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Rheum Dis Clin North Am. 2012 Feb;38(1):45-59. doi: 10.1016/j.rdc.2012.03.006.

Low vitamin D status: definition, prevalence, consequences, and correction.

Author information

1
University of Wisconsin-Madison Osteoporosis Clinical Center and Research Program, Madison, WI 53705, USA. nbinkley@wisc.edu

Abstract

Low vitamin D status is extremely common worldwide due to low dietary intake and low skin production. Suboptimal vitamin D status contributes to many conditions, including osteomalacia/rickets, osteoporosis, falls, and fractures. It is possible or even likely that low vitamin D status increases risk for a multitude of other conditions. Although consensus does not exist, it appears that circulating 25(OH)D concentrations greater than 30 to 32 ng/mL are needed for optimal health. To achieve this, daily intakes of at least 1000 IU of D3 daily are required, and it is probable that substantially higher amounts are required to achieve such values on a population basis. It seems premature to recommend widespread screening for 25(OH)D measurement. Targeted measurement in those at increased risk for vitamin D deficiency and those most likely to have a prompt positive response to supplementation is appropriate. Widespread optimization of vitamin D status likely will lead to prevention of many diseases with attendant reduction of morbidity, mortality, and expense.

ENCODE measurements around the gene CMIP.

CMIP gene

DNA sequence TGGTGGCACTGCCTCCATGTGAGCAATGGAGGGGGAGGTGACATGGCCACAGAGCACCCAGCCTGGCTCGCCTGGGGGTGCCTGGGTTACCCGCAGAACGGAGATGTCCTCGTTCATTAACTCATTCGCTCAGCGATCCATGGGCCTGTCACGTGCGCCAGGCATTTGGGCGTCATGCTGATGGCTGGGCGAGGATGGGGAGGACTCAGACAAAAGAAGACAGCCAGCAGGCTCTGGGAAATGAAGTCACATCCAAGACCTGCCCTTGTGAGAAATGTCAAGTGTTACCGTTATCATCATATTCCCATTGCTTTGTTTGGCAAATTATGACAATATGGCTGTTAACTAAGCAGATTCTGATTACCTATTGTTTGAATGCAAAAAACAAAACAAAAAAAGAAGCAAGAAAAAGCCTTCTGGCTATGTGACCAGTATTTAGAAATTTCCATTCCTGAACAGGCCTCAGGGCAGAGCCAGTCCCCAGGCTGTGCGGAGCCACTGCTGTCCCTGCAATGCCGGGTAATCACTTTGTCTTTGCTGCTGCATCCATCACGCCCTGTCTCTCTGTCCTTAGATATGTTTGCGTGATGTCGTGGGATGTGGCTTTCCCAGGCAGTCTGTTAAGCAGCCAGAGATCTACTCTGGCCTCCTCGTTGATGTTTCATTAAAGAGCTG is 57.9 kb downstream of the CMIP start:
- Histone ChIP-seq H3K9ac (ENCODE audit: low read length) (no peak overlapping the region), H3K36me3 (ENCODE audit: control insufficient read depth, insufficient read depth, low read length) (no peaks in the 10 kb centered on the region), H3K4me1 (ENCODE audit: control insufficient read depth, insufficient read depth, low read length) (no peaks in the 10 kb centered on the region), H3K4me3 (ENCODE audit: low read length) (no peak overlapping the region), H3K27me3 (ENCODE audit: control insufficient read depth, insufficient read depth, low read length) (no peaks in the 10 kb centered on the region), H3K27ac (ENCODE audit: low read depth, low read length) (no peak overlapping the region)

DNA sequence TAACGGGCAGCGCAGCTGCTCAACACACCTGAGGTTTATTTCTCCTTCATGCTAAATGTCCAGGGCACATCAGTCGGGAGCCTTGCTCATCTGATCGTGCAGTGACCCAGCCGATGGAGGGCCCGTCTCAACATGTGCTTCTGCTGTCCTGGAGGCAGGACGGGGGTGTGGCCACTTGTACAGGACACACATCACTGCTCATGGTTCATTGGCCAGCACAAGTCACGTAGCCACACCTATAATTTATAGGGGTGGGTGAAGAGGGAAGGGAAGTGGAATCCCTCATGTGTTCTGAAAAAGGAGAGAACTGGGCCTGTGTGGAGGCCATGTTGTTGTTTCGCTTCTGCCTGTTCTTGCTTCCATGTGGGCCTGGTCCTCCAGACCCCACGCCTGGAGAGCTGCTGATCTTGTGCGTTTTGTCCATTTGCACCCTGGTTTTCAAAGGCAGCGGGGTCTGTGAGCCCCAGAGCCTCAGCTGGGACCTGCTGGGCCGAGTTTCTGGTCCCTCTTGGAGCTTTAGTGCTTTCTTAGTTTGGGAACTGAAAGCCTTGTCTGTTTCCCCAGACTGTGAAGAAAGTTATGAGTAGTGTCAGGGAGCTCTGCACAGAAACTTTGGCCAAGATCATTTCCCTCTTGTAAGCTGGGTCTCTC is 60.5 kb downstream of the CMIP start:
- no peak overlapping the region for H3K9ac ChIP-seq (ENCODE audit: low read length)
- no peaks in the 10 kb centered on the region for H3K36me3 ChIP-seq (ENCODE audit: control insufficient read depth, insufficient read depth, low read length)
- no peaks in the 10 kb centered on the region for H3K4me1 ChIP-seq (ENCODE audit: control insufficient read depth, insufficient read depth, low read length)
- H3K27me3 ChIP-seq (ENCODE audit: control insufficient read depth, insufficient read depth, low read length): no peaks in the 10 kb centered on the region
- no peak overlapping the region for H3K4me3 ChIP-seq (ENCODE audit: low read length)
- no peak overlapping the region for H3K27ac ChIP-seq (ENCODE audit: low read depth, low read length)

Republished from

PMID:
22525842
DOI:
10.1016/j.rdc.2012.03.006

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